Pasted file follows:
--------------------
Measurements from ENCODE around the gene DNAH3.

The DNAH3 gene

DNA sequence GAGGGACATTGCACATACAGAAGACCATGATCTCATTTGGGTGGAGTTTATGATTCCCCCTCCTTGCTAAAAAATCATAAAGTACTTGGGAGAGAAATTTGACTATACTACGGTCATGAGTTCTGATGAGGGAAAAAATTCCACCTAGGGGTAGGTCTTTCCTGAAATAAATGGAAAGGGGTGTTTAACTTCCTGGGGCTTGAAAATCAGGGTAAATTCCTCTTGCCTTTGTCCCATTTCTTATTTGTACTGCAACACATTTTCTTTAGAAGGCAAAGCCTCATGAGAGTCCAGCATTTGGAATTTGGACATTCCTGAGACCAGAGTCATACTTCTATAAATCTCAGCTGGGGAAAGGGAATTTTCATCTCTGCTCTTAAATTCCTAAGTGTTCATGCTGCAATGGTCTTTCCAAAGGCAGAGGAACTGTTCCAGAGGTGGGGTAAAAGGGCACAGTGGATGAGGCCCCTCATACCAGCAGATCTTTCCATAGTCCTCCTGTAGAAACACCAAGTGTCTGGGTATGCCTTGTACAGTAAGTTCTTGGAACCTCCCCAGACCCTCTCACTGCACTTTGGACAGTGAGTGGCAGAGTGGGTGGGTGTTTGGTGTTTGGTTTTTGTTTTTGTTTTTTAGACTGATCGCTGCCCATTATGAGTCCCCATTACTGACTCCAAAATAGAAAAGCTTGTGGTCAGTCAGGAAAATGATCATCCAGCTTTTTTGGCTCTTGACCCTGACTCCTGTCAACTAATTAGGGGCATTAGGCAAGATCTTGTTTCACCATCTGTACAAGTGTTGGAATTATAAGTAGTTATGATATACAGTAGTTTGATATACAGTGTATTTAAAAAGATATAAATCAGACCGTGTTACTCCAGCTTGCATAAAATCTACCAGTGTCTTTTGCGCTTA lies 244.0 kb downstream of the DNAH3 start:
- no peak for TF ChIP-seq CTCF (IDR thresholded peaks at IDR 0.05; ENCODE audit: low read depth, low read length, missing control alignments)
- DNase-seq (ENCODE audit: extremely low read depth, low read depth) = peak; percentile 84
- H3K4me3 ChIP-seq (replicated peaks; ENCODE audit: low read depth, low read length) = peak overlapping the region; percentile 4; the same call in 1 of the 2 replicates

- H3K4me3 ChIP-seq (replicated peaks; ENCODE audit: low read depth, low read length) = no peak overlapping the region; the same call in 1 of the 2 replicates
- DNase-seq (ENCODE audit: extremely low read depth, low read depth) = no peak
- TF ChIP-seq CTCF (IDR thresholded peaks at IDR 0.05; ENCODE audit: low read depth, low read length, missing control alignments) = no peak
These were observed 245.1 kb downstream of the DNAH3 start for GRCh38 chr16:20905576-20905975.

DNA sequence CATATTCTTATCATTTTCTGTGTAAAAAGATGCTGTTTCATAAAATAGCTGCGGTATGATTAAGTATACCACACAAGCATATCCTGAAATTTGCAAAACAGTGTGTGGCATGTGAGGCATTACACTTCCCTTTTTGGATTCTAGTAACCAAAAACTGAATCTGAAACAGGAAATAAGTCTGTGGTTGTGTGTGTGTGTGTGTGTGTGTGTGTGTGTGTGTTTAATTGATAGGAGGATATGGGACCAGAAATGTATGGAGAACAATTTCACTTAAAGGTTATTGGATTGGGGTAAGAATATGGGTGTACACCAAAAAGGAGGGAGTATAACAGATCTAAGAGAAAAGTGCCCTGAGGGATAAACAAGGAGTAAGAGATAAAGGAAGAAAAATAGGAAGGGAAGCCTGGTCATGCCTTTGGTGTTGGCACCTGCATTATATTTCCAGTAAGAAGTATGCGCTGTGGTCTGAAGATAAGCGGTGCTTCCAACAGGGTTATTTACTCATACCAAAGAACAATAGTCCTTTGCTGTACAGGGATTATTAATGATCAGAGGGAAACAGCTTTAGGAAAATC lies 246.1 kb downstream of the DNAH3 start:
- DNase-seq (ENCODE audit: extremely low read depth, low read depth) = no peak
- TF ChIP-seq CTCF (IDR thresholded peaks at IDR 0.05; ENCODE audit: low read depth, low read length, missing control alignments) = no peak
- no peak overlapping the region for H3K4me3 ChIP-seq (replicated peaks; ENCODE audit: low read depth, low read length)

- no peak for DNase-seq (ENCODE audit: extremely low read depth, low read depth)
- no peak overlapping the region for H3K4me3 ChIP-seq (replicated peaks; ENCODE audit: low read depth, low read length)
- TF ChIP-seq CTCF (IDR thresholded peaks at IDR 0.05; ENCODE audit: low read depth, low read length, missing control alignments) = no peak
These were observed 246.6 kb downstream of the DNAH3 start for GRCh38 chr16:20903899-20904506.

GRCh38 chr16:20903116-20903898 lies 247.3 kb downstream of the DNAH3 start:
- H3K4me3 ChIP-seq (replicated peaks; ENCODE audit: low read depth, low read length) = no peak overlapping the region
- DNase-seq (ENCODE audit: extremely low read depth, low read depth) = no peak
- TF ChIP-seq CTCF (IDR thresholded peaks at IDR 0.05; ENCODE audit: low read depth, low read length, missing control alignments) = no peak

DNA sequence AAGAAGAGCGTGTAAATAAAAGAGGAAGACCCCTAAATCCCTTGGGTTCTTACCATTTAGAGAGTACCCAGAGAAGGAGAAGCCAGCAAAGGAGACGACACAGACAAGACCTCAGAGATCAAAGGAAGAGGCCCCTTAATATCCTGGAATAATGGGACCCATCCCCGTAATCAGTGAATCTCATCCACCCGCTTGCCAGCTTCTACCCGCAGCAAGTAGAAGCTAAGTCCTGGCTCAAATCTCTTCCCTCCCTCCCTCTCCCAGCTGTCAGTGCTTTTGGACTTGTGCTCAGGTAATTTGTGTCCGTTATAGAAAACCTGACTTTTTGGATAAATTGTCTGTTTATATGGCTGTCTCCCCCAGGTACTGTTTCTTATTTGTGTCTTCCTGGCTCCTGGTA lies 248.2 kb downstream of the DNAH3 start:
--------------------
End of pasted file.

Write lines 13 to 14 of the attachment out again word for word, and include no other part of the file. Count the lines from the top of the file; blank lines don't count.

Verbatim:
- TF ChIP-seq CTCF (IDR thresholded peaks at IDR 0.05; ENCODE audit: low read depth, low read length, missing control alignments) = no peak
- no peak overlapping the region for H3K4me3 ChIP-seq (replicated peaks; ENCODE audit: low read depth, low read length)